1 Thing You Can Do This Week to Line Yourself Up for Success

 

Use the Right Verb

When connecting your subject with your object, find the energy to make it powerful.

Be verbal.

ReVERBerate.

If “I” is your subject and “money” is your object, what is the verb that joins the two words?

Is it need? I need money?

Much too desperate.

Is it spend? I spend money?

Typical.

Is it love? I love money?

Then be prepared to dig out the root of evil.

Choose carefully.

I value money. Perhaps—as long as it doesn’t become your heart’s mission.

What if the subject is “I” and the object is “you?”

I hate you. That’s vicious.

I love you. Are you prepared for that commitment?

I ignore you. Be prepared to be ignored, and also receive a side of criticism.

I appreciate you. That verb sends a chill down the human spine.

We want to be loved, but it’s so much better when appreciation is included.

Use the right verb.

It will propel you as you take your subject and journey to your object.


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The Alphabet of Us: A is for Anger… December 8, 2014

  Jonathots Daily Blog

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All human beings possess a heart, a soul, mind and strength.

Nothing of any true significance can be achieved unless this is understood.

  • Trying to deal with our emotions by thinking our way out of the situation is doomed to failure.
  • Becoming emotionally involved with mathematical equations is equally sunk in the bog.
  • And ignoring our spirituality, hoping to physically dominate in every facet of our lives, is just downright exhausting.

Every human being gets angry. Beware of those who insist they don’t–they are ticking time bombs, having stuffed all of their frustration down inside, likely to explode at a most inopportune time.

Anger is an emotion. To take a class in anger management is the belief that we can control that emotion by using better thinking.

I must disagree. As an emotion, anger must be handled emotionally.

So in pursuing the alphabet of us, let’s look at how we should handle our anger:

1. Be verbal.

Emotions should not be trapped without speech. It is “out of the abundance of the heart that the mouth speaks.” What you want to ensure is that you can speak in a climate where you don’t have to be judged by your adversary, but can sound off to a friend and hear your feelings expressed in syllables.

That’s right–practice. Rehearse your anger–in the mirror, to a friend, to God or to anyone who is not the source of your resentment.

2. Listen to yourself.

There is nothing worse than being in the middle of an argument and hearing yourself voice your misgiving for the first time, and suddenly realize how stupid it is. Then you’re stuck in the midst of a fight, with your pride trying to win the day.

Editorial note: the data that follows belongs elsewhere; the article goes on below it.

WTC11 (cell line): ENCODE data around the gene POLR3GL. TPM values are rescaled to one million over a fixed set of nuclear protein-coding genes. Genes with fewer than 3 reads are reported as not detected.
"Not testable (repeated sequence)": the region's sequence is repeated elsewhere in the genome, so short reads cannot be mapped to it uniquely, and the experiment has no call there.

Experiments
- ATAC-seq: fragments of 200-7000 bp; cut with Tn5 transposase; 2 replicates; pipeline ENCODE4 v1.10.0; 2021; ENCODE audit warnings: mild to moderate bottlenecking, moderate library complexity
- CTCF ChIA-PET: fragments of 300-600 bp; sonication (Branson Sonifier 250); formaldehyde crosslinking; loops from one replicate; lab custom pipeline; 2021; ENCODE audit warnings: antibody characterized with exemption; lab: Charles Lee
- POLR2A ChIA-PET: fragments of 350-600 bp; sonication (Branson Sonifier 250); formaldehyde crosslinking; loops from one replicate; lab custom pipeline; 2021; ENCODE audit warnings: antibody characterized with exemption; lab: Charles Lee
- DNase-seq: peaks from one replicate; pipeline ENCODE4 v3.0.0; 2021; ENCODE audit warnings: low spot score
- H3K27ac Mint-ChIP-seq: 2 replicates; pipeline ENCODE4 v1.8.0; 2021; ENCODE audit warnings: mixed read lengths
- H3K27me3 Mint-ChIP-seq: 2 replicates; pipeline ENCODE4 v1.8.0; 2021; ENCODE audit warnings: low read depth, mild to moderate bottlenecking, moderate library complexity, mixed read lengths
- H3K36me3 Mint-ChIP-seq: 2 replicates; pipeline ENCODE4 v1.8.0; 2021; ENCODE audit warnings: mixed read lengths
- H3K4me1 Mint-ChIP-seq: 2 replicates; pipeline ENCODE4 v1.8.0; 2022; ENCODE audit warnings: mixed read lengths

Listen to yourself.

That’s why we need to be spiritual. It is the soul that gives us the ability to separate out the real complaint from the blown-up rendition.

3. Clear your head.

There’s only one way to renew your brain. Make sure you take all previous experiences and set them aside in favor of a fresh encounter.

That’s what clearing your head is. It’s offering a brand new pathway, to allow conversation to produce change.

4. And finally, choose what’s really important.

Before you go have that interface with a person who has upset you, find out the core issue. Keep your anger as small as you possibly can to make it easier for the person hearing your insights to comply.

The biggest mistake we make is separating our parts–heart, soul, mind and strength–and believing they have the power to act on their own.

They are a team. They perform best as a team.

And the only way to handle anger is to use their teamwork.

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G-48: 1619… October 31, 2014

 Jonathots Daily Blog

(2398)

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Excitement.

  • A season of reason.
  • An hour of power.
  • A college of knowledge.
  • A start for art.
  • A relief for belief.
  • A release of peace.
  • A righting of the course of fellowship.

And then … 1619.

A Dutch trader, selling his goods along the African coast, runs across a tribesman who has no money, but is willing to give a cargo of human beings, his neighbors, as exchange for his merchandise.

The wayfaring seaman pauses, thinking. He knows he doesn’t dare return without some sort of remuneration, or face losing his job–maybe worse. He looks at the half-clothed, nervous, twitching beings in front of him. They don’t look like him.

His brain sets in motion a nasty logic:

  1. These people are vulnerable.
  2. Therefore, these folks are less.
  3. These souls are our servants.
  4. These creatures are our property.
  5. These possessions are our slaves.

Much to his surprise, when he returns from his journey, expecting a rebuke for his choice, he is praised for such an inventive idea and commissioned to return and do it again.

As often is the case, there is a market. Therefore we pursue it–without wondering about its ramifications.

A painful portion of poison is perpetuated upon peoplehood. They digress.

And then one day, in a crowded, heated hall, nervous men, trying to cover their apprehension with verbal boldness, agree to a document which states clearly, directly and without apology:

“All men are created equal.”

1776.

Perhaps it is the remedy for 1619.

We shall see what price they’re willing to pay…for their own convictions.

 

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The Sermon on the Mount in music and story. Click the mountain!

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Click here to get info on the "Gospel According to Common Sense" Tour

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